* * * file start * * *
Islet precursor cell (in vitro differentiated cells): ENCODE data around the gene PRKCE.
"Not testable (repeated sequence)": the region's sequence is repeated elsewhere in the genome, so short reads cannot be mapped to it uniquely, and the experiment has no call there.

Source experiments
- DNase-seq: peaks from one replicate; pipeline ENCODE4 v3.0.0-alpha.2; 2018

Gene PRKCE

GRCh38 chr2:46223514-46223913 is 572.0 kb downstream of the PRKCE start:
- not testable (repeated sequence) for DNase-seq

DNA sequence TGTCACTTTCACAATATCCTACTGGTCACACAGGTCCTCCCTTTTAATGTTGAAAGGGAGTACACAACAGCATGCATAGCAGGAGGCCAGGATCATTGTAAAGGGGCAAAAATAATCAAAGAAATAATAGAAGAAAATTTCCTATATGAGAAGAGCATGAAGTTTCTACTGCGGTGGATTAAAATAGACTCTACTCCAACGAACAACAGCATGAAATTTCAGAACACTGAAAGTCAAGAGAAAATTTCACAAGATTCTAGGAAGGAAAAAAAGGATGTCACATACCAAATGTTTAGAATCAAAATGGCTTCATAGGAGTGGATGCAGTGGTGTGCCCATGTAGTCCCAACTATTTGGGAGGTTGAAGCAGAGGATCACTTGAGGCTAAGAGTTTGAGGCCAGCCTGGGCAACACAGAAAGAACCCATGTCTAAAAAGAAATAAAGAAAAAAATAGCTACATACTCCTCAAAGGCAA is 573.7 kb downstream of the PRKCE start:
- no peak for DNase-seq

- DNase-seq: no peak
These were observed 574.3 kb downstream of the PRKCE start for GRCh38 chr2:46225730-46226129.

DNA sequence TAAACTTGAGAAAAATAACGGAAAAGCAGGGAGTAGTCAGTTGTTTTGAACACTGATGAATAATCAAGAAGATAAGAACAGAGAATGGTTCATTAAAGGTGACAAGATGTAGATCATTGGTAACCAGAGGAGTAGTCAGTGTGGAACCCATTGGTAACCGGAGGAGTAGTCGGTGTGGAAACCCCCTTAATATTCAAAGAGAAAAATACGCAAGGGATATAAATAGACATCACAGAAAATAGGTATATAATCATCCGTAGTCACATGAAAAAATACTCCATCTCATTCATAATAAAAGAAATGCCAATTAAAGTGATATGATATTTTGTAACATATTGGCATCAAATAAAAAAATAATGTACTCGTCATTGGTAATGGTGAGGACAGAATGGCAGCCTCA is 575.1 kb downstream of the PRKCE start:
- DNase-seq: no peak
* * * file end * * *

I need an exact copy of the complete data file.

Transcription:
Islet precursor cell (in vitro differentiated cells): ENCODE data around the gene PRKCE.
"Not testable (repeated sequence)": the region's sequence is repeated elsewhere in the genome, so short reads cannot be mapped to it uniquely, and the experiment has no call there.

Source experiments
- DNase-seq: peaks from one replicate; pipeline ENCODE4 v3.0.0-alpha.2; 2018

Gene PRKCE

GRCh38 chr2:46223514-46223913 is 572.0 kb downstream of the PRKCE start:
- not testable (repeated sequence) for DNase-seq

DNA sequence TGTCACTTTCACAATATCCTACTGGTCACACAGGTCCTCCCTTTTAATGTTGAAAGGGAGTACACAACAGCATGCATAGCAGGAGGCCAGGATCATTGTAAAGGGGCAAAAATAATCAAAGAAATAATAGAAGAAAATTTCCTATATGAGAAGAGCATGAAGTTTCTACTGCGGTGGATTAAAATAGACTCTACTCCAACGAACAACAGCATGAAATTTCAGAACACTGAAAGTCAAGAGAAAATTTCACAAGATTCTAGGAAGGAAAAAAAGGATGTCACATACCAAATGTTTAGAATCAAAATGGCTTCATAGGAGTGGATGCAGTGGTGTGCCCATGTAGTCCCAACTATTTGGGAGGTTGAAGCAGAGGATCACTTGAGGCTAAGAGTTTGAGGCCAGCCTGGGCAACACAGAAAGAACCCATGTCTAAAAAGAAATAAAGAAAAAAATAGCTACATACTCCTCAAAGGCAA is 573.7 kb downstream of the PRKCE start:
- no peak for DNase-seq

- DNase-seq: no peak
These were observed 574.3 kb downstream of the PRKCE start for GRCh38 chr2:46225730-46226129.

DNA sequence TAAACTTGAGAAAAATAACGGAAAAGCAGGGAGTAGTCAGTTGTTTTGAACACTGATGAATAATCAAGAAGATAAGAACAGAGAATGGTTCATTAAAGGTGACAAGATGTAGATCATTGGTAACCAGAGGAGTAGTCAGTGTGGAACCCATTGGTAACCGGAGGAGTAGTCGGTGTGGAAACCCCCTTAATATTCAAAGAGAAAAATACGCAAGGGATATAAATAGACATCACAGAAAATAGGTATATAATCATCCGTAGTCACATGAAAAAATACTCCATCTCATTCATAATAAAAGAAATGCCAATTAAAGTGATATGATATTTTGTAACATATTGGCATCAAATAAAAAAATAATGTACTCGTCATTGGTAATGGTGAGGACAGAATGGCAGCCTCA is 575.1 kb downstream of the PRKCE start:
- DNase-seq: no peak